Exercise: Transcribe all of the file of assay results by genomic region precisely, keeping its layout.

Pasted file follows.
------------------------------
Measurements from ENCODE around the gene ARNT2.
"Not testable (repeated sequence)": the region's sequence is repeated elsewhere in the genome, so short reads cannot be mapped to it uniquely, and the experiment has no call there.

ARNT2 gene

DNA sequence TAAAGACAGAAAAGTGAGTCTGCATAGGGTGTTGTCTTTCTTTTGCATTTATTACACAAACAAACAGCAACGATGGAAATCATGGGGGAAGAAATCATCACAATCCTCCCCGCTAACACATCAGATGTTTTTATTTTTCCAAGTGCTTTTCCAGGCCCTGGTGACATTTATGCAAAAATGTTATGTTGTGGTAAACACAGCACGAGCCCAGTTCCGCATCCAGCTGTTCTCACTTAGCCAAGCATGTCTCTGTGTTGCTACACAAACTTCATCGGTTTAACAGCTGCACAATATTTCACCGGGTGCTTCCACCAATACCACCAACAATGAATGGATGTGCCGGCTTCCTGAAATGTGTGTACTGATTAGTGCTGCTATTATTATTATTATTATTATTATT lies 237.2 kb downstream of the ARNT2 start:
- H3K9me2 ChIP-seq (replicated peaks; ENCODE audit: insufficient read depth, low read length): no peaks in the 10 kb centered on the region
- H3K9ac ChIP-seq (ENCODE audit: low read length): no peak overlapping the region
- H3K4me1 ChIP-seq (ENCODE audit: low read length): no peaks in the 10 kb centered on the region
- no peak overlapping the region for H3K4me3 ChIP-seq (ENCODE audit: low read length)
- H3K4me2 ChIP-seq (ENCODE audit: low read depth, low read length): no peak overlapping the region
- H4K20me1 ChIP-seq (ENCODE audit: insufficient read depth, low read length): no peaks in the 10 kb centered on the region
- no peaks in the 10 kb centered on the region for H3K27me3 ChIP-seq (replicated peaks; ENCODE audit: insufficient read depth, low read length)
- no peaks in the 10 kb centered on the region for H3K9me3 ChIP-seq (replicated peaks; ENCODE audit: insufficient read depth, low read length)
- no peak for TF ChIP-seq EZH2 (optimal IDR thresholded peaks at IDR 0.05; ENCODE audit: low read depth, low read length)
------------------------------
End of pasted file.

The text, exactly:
Measurements from ENCODE around the gene ARNT2.
"Not testable (repeated sequence)": the region's sequence is repeated elsewhere in the genome, so short reads cannot be mapped to it uniquely, and the experiment has no call there.

ARNT2 gene

DNA sequence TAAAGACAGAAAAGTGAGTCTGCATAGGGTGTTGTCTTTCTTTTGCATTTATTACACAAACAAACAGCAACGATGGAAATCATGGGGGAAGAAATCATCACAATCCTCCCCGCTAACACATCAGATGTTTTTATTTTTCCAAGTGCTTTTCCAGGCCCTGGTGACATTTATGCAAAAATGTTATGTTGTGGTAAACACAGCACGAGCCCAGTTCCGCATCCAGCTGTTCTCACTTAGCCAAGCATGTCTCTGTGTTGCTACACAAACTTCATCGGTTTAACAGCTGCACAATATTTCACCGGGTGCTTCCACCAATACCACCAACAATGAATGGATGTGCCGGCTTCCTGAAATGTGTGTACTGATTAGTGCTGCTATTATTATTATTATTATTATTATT lies 237.2 kb downstream of the ARNT2 start:
- H3K9me2 ChIP-seq (replicated peaks; ENCODE audit: insufficient read depth, low read length): no peaks in the 10 kb centered on the region
- H3K9ac ChIP-seq (ENCODE audit: low read length): no peak overlapping the region
- H3K4me1 ChIP-seq (ENCODE audit: low read length): no peaks in the 10 kb centered on the region
- no peak overlapping the region for H3K4me3 ChIP-seq (ENCODE audit: low read length)
- H3K4me2 ChIP-seq (ENCODE audit: low read depth, low read length): no peak overlapping the region
- H4K20me1 ChIP-seq (ENCODE audit: insufficient read depth, low read length): no peaks in the 10 kb centered on the region
- no peaks in the 10 kb centered on the region for H3K27me3 ChIP-seq (replicated peaks; ENCODE audit: insufficient read depth, low read length)
- no peaks in the 10 kb centered on the region for H3K9me3 ChIP-seq (replicated peaks; ENCODE audit: insufficient read depth, low read length)
- no peak for TF ChIP-seq EZH2 (optimal IDR thresholded peaks at IDR 0.05; ENCODE audit: low read depth, low read length)